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Least Concern (LC)
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The Pine Siskin (Carduelis pinus) is a North American bird in the finch family. It is a migratory bird with an extremely sporadic winter range.
Adults are brown on the upperparts and pale on the underparts, with heavy streaking throughout. They have short forked tails. They have yellow patches in their wings and tails, not always visible; otherwise, they appear to be very small streaked American sparrows. Measurements: Both sexes - length 11-14cm (4.3-5.5") - wingspan 18-22cm (7.1-8.7") - weight 12-18g (0.4-0.6oz).
Pine Siskin in its typical morph is a drab bird, whereas European Siskin, in many plumages, is much brighter. Adult male European Siskins are bright green and yellow with a black cap, and an unstreaked throat and breast; Pine Siskin does not have a corresponding bright plumage. Adult female European Siskins also usually have green and yellow plumage tones: for example, yellow in the supercilium and on the sides of the breast, green tones in the mantle and yellow in the rump. Adult Pine Siskins of the typical morph do not have green and yellow tones, although juveniles can have a yellowish-buff wash on their underparts and buff-toned wingbars, for a short period prior to their autumn migration. The ground colour of the underparts of European Siskin is normally pure white, whereas on Pine Siskin it is usually a dirtier colour. In female and juvenile European Siskin, the centre of the belly and lower breast are often largely or entirely unstreaked, whereas in most Pine Siskins the streaking extends across the whole of the underparts. The wingbars of European Siskin are broad and yellow (with the tips white) whereas they are normally narrower and buffish-white in Pine Siskin, contrasting with the bright yellow flash at the base of the primaries. Pine Siskins have a longer bill, usually with a straight culmen, compare with a short bill in European Siskin, with a decurved culmen. There is a green morph of Pine Siskin, closer in appearance to European Siskin; these birds make up only 1% of the population. These are closer in appearance to female European Siskin, but differ in that they have a yellow-wash on the undertail-coverts (white on European Siskin), no yellow in the supercilium, reduced underparts streaking, and much yellow at the base of the tail and remiges; there may also be a difference in the extent of yellow in the underparts but this needs further study.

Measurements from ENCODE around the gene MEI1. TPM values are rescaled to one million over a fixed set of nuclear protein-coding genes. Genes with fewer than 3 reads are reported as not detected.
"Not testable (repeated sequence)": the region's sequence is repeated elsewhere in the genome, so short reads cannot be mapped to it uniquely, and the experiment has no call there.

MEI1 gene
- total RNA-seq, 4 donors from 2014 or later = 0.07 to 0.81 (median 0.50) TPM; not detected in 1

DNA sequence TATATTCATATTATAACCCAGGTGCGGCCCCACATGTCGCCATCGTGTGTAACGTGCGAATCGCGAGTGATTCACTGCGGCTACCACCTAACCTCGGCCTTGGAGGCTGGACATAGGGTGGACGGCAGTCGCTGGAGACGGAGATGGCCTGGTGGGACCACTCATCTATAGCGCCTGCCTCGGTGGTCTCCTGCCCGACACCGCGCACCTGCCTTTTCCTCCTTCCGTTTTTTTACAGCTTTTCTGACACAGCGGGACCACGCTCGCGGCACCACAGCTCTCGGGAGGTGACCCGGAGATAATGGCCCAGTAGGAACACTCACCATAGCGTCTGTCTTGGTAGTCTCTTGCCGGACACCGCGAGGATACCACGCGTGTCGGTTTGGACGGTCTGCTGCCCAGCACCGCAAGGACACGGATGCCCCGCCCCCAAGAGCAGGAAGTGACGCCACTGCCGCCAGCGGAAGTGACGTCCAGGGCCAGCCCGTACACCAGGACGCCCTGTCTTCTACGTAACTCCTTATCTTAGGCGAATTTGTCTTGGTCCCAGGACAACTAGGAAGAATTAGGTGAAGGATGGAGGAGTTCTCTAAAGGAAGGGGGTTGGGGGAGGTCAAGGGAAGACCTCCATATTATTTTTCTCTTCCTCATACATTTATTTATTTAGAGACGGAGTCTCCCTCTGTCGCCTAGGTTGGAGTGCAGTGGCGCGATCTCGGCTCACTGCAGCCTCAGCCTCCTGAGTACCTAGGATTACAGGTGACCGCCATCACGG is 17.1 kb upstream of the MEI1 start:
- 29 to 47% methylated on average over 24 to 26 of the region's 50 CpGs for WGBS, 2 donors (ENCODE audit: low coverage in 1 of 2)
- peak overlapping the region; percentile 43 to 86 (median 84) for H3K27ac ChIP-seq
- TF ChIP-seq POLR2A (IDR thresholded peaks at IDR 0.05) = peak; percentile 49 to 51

Their breeding habitat is across Canada, Alaska and the western mountains and northern parts of the United States. The nest is well-hidden on a horizontal branch of a tree, often a conifer. Migration by this bird is highly variable, probably related to food supply. Large numbers may move south in some years; hardly any in others.
These birds forage in trees, shrubs and weeds. They mainly eat seeds, plant parts and some insects. In winter, they often feed in mixed flocks including American Goldfinches and redpolls. Small seeds, especially thistle, red alder, birch, and spruce seeds, make up the majority of the Pine Siskin's diet. In summer, they will eat insects, especially aphids, which they feed to the young, but seeds dominate their diet.
Although considered Washington's most common finch, the Pine Siskin has suffered a significant annual decline in population since 1966, according to the Breeding Bird Survey. Due to the irruptive nature of this species, populations vary widely from year to year, and trends can be difficult to interpret. Parasitism by Brown-headed Cowbirds can have a significant impact on Pine Siskin productivity, and forest fragmentation has increased their contact with cowbirds. Maintaining large tracts of coniferous forest will help keep this bird common.
• The name Siskin is derived from an adaptation of the German dialect words sisschen, zeischen, which are diminutive forms of Middle High German (zîsec) and Middle Low German (ziseke, sisek) words, which are themselves apparently of Slavic origin. • Pine Siskins are very social birds. They will build nests adjacent to each other, with only a few feet in between them. • When eating from conifers, the Pine Siskin usually hangs upside down from the tips of the cones.
• The Eurasian Siskin, C. spinus is the ancestor of Pine Siskin, Antillean Siskin, C. dominicensis, and Black-capped Siskin, C. atriceps. The sub-species C. pinus perplexus may be closer to C. atriceps; they both thrive in the Guatemalan-Mexican altiplano.